The political dust has settled. The campaign posters are no longer on the street corners. The annoying political advertisements aren’t on YouTube anymore. It is back to business as usual … almost.
Mobilised to vote
In retrospect, this election was a battle of the titans. It provided a glimmer of hope in the increased participation in the electoral process by new Danes with a non-native ethnic background.
In previous elections new Danes and Danes who are Muslims were accused of being bystanders in the democratic processes. They were accused of not voting and not engaging in the political sphere.
This time around these groups mobilised. Their community leaders made YouTube and Facebook videos. They held community meetings, arranged debates and wrote press pieces. They rallied their communities in every way.
It paid off. Scores of non-ethnic Danes turned up at voting centres – and vote they did. Unsurprisingly, the rightists blamed the gains of the left – particularly the stellar performance of Radikale – on the high turnout of these fringe groups.
It was a reminder that new Danes take the blame either way: condemned when they refrain and condemned when they participate. They can never do right.
Media missed the story
In the midst of populist winds across the Western Hemisphere, the win by the red bloc led by a media-savvy young politician, 41-year-old Mette Frederiksen, who looks set to become the youngest Danish prime minister ever, grabbed international media attention.
From Bloomberg and BBC to Aljazeera and South China Morning Post – this fact was the headline grabber, not the improved positive engagement by minority groups.
The ascension to power by the left is not necessarily a glimmer of hope – especially in the area of immigration when you consider their recent track record of siding with the hardliners. Eminent participation in the elections by groups that have for so long remained on the margins of political discourse is.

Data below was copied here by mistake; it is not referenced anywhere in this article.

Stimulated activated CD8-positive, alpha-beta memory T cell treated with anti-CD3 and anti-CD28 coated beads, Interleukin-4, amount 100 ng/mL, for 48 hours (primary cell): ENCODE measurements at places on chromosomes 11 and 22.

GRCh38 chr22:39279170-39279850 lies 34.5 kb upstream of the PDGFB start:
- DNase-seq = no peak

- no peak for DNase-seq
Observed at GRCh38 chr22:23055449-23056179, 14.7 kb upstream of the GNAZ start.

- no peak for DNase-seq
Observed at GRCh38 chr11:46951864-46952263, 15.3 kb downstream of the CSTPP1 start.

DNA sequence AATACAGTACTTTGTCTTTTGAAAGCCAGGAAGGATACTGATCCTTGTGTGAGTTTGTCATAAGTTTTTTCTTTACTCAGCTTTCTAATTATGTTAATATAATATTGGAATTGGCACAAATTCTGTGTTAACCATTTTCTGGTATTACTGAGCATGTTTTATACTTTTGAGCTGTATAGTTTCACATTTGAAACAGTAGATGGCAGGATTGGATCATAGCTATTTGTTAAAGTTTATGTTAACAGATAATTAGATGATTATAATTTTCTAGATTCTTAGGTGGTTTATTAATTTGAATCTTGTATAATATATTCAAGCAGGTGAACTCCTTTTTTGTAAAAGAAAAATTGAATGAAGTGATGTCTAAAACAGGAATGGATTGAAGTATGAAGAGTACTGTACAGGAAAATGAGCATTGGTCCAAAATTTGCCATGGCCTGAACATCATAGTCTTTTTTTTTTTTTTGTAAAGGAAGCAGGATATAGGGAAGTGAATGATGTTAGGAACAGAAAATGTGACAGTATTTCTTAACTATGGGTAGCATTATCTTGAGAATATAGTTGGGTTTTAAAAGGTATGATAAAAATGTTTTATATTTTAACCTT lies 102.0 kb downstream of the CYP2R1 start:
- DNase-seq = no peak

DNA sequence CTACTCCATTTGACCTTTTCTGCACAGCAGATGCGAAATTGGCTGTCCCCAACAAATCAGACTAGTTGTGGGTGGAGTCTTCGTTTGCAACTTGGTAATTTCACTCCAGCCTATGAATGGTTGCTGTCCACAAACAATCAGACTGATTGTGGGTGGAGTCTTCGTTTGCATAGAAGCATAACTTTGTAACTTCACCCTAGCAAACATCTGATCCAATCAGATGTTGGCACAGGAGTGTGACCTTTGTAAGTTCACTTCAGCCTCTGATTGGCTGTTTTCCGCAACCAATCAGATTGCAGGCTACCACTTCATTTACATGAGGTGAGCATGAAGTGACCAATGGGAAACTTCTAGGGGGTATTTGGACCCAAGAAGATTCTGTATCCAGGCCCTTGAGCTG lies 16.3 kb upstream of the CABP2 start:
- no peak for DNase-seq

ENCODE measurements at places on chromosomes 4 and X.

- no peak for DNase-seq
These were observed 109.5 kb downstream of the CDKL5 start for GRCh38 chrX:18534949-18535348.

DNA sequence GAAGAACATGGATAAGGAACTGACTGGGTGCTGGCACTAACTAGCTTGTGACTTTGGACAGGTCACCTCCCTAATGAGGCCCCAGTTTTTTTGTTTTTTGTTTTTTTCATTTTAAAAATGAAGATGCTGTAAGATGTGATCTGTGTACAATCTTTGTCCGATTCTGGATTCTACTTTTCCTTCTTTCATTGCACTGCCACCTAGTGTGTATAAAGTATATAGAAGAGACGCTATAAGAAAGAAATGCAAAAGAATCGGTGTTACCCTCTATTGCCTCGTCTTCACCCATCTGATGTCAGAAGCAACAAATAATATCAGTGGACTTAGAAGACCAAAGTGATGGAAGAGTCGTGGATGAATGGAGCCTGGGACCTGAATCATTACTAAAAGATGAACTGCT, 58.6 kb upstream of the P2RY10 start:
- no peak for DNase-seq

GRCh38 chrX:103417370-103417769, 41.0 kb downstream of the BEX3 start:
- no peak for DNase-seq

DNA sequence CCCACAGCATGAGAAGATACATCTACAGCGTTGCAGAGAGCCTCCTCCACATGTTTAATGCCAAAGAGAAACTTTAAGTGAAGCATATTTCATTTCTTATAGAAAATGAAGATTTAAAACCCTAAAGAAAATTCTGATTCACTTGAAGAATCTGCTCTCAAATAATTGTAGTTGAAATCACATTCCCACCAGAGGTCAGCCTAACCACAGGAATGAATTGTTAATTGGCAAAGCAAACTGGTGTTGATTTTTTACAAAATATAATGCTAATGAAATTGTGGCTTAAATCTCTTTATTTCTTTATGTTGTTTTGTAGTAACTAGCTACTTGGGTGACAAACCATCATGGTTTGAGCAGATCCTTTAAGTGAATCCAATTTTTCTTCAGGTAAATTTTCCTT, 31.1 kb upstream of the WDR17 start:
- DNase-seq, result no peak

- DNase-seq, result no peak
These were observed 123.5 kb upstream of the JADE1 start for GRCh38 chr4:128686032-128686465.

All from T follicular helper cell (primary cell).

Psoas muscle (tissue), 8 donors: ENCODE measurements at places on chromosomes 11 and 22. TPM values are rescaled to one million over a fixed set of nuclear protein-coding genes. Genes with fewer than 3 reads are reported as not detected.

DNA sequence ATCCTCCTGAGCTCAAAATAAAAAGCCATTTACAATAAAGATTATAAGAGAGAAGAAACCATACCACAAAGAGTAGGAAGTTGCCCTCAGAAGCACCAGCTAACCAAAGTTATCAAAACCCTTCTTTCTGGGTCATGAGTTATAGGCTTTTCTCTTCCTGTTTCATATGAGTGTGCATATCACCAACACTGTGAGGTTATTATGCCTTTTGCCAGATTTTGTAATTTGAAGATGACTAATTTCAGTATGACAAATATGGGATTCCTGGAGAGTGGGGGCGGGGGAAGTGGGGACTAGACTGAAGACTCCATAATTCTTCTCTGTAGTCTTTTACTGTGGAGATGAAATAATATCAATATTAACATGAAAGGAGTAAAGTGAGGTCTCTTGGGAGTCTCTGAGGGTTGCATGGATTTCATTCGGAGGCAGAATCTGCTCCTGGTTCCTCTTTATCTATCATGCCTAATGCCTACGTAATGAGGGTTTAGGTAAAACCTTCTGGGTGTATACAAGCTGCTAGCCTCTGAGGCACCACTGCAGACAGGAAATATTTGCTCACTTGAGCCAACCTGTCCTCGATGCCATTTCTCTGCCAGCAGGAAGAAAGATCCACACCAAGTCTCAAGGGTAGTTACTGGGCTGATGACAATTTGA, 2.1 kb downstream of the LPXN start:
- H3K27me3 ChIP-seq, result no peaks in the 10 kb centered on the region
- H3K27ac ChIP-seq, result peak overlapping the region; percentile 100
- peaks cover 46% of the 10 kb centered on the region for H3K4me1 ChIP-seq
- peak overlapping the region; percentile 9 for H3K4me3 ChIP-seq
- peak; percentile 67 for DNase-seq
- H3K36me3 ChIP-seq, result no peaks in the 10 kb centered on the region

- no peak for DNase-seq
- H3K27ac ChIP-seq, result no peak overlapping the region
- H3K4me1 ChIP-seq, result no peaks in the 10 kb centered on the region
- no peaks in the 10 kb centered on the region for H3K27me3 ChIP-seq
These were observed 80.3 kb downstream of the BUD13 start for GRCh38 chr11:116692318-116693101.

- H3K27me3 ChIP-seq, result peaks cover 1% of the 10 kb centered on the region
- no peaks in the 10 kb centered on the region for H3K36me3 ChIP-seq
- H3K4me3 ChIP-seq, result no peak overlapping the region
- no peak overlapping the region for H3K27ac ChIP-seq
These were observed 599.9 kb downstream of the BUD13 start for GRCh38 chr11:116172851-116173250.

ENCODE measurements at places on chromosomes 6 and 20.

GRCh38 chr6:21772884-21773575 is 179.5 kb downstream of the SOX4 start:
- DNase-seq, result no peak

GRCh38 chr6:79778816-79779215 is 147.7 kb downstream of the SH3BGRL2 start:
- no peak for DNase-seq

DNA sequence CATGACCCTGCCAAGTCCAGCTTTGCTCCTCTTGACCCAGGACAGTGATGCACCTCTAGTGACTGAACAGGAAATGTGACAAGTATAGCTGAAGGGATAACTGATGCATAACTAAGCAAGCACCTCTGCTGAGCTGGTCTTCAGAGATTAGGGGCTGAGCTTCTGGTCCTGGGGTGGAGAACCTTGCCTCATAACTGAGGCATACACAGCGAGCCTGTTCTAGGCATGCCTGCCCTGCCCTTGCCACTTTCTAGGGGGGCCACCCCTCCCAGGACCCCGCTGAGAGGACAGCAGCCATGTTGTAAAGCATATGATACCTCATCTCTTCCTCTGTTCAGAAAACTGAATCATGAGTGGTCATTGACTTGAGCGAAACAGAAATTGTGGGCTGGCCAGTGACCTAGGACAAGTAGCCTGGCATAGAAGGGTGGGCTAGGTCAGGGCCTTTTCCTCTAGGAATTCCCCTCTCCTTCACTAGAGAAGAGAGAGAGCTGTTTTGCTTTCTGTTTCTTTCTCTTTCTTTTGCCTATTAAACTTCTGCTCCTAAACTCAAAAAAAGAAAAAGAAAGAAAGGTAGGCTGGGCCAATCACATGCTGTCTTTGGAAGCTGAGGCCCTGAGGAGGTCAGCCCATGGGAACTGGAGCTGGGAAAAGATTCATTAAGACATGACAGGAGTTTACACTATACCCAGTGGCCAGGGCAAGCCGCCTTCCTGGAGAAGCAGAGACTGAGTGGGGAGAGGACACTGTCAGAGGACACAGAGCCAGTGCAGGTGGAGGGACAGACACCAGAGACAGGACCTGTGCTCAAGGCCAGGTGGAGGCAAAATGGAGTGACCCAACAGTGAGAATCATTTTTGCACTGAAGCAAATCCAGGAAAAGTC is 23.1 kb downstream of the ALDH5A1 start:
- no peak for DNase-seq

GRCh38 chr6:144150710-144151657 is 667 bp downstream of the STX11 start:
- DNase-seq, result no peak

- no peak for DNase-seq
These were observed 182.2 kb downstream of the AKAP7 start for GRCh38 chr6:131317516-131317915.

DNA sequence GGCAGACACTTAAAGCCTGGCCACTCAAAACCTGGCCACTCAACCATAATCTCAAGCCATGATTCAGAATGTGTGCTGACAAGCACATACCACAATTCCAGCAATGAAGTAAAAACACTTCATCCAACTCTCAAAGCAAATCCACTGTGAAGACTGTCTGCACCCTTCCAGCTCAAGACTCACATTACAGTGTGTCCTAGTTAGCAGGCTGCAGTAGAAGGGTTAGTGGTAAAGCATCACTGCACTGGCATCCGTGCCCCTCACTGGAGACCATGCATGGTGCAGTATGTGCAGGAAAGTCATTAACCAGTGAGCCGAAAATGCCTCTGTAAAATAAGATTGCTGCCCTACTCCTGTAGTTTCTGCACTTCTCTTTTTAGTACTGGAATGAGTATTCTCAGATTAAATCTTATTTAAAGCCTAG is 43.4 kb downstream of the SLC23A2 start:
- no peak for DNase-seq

The arc that shattered
So far, refugee children languishing in deportation camps, young migrants deprived of chances for better integration and Muslim communities disparaged by emboldened extremists wait and watch for what policies the new government will enact.
Martin Luther King Jr spoke of the long arc of the moral universe that bends towards justice. These last four years have been a horrendous nightmare that shattered that arc. Families have been split apart. The hopes of children at Sjælsmark and other camps have evaporated. Many have already been deported back to very unstable countries, such as Somalia and Afghanistan.
Many others are still rotting in limbo at refugee centres across the country. The left has a chance to redeem the values for which this country used to take pride in and showcase to the world.
The new prime minister has a chance to rewrite history in their favour: to right the wrongs done to many vulnerable groups in this land, and to stand as a beacon of hope that dispels the dark despair brought about by growing isolationists, demagogues and ‘strong-men’.
It takes time, resources and tough will. It’s a noble chance for the new government to start re-bending that long arc of the moral universe towards justice for all – native and alien alike. Godspeed!